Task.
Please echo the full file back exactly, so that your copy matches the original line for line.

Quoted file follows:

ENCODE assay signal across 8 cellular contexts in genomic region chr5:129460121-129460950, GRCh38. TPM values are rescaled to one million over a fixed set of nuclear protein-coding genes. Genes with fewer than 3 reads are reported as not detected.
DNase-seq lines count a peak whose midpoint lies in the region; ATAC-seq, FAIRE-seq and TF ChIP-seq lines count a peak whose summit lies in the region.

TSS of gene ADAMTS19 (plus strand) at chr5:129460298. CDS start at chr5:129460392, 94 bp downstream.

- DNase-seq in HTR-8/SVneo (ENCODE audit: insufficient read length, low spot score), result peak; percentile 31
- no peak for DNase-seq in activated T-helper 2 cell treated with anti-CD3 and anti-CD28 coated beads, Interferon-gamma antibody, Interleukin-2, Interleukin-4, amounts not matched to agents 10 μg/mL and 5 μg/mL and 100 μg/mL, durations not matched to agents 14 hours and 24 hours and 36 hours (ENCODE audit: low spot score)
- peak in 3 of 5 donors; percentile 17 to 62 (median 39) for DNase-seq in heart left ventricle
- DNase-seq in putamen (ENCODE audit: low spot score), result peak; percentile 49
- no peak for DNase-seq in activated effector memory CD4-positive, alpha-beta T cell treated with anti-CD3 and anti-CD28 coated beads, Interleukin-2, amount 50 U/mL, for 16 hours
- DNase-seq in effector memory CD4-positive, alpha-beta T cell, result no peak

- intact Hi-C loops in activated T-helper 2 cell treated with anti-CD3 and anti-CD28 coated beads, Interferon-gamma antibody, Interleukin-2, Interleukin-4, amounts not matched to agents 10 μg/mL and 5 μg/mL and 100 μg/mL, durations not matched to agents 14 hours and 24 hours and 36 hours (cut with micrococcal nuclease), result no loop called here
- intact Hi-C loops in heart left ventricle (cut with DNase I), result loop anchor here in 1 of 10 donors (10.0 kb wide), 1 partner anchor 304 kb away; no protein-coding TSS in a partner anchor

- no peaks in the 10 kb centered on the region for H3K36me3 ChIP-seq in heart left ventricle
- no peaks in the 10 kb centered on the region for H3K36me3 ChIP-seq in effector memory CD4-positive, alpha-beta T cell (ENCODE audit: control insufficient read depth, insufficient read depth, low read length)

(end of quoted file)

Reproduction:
ENCODE assay signal across 8 cellular contexts in genomic region chr5:129460121-129460950, GRCh38. TPM values are rescaled to one million over a fixed set of nuclear protein-coding genes. Genes with fewer than 3 reads are reported as not detected.
DNase-seq lines count a peak whose midpoint lies in the region; ATAC-seq, FAIRE-seq and TF ChIP-seq lines count a peak whose summit lies in the region.

TSS of gene ADAMTS19 (plus strand) at chr5:129460298. CDS start at chr5:129460392, 94 bp downstream.

- DNase-seq in HTR-8/SVneo (ENCODE audit: insufficient read length, low spot score), result peak; percentile 31
- no peak for DNase-seq in activated T-helper 2 cell treated with anti-CD3 and anti-CD28 coated beads, Interferon-gamma antibody, Interleukin-2, Interleukin-4, amounts not matched to agents 10 μg/mL and 5 μg/mL and 100 μg/mL, durations not matched to agents 14 hours and 24 hours and 36 hours (ENCODE audit: low spot score)
- peak in 3 of 5 donors; percentile 17 to 62 (median 39) for DNase-seq in heart left ventricle
- DNase-seq in putamen (ENCODE audit: low spot score), result peak; percentile 49
- no peak for DNase-seq in activated effector memory CD4-positive, alpha-beta T cell treated with anti-CD3 and anti-CD28 coated beads, Interleukin-2, amount 50 U/mL, for 16 hours
- DNase-seq in effector memory CD4-positive, alpha-beta T cell, result no peak

- intact Hi-C loops in activated T-helper 2 cell treated with anti-CD3 and anti-CD28 coated beads, Interferon-gamma antibody, Interleukin-2, Interleukin-4, amounts not matched to agents 10 μg/mL and 5 μg/mL and 100 μg/mL, durations not matched to agents 14 hours and 24 hours and 36 hours (cut with micrococcal nuclease), result no loop called here
- intact Hi-C loops in heart left ventricle (cut with DNase I), result loop anchor here in 1 of 10 donors (10.0 kb wide), 1 partner anchor 304 kb away; no protein-coding TSS in a partner anchor

- no peaks in the 10 kb centered on the region for H3K36me3 ChIP-seq in heart left ventricle
- no peaks in the 10 kb centered on the region for H3K36me3 ChIP-seq in effector memory CD4-positive, alpha-beta T cell (ENCODE audit: control insufficient read depth, insufficient read depth, low read length)